Why I Give: Christine Barrasso' 65Christine Barrasso.jpg

Christine Barrasso ’65, MT (ASCP) SBB, MAS retired from a 39-year career at the Johns Hopkins Hospital. While leading the Transfusion Medicine and Immunology Divisions within the Department of Pathology she had the opportunity to work with noted scientists to establish transfusion practices during the AIDS epidemic of the 1980s and served as an international laboratory consultant.

Her success is her own, but she quickly credits the Sisters of GMercyU with providing invaluable academic and personal experiences that lead to a meaningful career.

Today, Christine is a fervent supporter of the medical laboratory science field and a long-term supporter of the University where her philanthropy through annual giving has provided an enhanced academic experience and access to a GMercyU education for generations of students.

Journey to GMercyU

As a teenager, Christine always was interested in laboratory science, but financial concerns appeared to limit college access. In the early 1960s, women were not necessarily encouraged to attend college.  At that time in history, many considered spending on a college education for woman a waste of money.

She, however, was fortunate to have a grandfather who supported her educational desire. “He was an immigrant from Poland who could neither read nor write," Christine said. “As such, he felt that education is never a waste and never wasted on a woman. He financially supported my second year of college because I was uncertain if financially, I could return to campus."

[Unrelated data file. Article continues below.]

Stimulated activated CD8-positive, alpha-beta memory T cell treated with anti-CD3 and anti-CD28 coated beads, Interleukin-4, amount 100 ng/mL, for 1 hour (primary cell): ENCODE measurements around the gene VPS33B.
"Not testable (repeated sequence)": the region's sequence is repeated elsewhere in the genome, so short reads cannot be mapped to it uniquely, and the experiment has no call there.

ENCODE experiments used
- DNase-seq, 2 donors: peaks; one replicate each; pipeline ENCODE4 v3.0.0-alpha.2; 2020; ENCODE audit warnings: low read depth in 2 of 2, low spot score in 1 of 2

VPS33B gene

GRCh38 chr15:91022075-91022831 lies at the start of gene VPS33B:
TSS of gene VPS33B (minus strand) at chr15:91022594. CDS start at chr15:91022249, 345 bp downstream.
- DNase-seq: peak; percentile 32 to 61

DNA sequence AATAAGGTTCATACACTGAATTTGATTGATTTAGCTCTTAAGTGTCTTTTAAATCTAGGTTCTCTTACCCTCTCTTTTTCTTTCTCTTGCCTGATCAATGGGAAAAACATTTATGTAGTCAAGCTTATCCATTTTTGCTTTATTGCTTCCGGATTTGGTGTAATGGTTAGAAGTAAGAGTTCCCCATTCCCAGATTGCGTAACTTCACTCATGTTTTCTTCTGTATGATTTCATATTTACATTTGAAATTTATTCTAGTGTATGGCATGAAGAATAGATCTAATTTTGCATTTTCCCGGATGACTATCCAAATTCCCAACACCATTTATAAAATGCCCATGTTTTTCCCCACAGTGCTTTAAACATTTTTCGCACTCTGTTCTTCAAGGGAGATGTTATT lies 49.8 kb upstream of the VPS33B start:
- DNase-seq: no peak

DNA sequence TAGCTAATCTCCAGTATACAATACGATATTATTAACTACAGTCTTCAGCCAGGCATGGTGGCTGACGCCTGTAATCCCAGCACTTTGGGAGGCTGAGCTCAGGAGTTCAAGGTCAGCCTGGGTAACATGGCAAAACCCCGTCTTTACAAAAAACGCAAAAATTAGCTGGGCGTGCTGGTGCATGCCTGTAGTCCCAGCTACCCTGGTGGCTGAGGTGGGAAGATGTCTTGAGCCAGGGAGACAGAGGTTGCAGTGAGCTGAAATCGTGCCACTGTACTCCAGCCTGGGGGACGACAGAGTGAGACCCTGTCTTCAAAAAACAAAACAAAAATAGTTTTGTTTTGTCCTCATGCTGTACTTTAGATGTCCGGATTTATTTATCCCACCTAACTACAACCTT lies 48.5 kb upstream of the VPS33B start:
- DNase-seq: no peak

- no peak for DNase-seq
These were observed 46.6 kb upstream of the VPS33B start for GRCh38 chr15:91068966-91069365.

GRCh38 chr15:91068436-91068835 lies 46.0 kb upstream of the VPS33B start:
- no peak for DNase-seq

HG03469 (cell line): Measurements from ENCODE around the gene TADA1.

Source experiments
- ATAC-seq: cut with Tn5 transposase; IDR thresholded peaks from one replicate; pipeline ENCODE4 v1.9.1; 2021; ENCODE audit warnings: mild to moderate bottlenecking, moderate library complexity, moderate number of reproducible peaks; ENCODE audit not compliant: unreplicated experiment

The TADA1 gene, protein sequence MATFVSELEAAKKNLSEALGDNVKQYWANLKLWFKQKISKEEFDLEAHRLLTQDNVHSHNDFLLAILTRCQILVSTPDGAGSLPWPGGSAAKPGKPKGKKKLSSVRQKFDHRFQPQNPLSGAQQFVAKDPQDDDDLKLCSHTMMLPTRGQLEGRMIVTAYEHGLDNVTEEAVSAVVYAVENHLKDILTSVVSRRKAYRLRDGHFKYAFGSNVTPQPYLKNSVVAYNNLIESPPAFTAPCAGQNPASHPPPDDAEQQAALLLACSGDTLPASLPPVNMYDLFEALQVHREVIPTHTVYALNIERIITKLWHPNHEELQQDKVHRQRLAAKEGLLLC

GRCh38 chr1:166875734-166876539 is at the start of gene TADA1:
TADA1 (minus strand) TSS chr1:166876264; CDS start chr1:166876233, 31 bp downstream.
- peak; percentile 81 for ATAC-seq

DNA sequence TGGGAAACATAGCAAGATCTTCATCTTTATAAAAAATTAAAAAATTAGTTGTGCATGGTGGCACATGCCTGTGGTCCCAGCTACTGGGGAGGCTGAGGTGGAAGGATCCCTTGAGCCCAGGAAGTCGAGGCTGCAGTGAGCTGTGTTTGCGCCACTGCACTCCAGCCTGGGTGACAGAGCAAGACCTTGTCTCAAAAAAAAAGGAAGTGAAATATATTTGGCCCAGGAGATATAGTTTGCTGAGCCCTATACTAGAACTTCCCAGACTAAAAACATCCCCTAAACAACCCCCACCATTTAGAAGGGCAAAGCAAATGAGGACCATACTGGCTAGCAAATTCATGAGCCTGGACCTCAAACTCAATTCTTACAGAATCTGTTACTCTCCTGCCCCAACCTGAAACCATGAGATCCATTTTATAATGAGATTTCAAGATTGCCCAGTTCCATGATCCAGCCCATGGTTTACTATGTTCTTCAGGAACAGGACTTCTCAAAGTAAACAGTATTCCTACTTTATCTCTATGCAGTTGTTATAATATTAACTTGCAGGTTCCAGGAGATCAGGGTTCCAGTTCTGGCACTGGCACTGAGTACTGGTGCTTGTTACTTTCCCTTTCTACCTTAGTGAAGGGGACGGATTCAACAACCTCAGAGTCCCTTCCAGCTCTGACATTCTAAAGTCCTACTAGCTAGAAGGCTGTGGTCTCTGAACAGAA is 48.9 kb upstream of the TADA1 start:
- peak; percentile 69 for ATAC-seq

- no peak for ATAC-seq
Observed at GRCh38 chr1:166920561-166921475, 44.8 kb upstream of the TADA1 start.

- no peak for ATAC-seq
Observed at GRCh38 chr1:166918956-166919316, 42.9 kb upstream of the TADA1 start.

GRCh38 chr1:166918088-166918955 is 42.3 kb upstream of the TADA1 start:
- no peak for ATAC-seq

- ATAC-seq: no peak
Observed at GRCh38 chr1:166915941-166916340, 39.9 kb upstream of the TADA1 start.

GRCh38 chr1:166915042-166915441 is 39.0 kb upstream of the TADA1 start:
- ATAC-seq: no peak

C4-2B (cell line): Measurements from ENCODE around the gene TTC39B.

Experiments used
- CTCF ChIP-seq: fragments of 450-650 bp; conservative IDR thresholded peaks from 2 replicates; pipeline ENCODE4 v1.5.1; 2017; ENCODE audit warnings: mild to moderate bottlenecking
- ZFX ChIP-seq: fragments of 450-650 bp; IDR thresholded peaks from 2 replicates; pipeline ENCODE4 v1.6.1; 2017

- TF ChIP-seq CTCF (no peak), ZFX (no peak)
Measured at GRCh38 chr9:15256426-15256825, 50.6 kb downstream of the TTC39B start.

At that time the Medical Technologist program, as it was called at Gwynedd-Mercy Junior College, was a two-year program. The national certification agency then expanded the program to three years of academics and one year of clinical training.

“Because of this change, the class split – 50% left for Hahneman, where they could earn a bachelor’s degree with the remaining 50% of the class at Gwynedd. For those of us who stayed behind, the good Sisters waived tuition for the third year,” marveled Christine. “Then they worked vigilantly to have to program expanded to a baccalaureate degree. Our class of '65 was the first non-nun baccalaureates to graduate."

During this time, Christine also was inducted into Sigma Phi Sigma, the national Mercy honor society.

Stories of the Sisters

A residential student, Christine lived in Assumption Hall. “When you live with the Sisters, you come away with a very different perspective on things. They were a fantastic influence in my life. They obviously took a chance on me, because I’m sure my test scores were not great — I think that speaks to the Mercy values. The academics they provided offered me an opportunity to develop a meaningful career in my life. I have always been grateful to them for that."

That said, the Sisters were firm, and you never questioned the rules.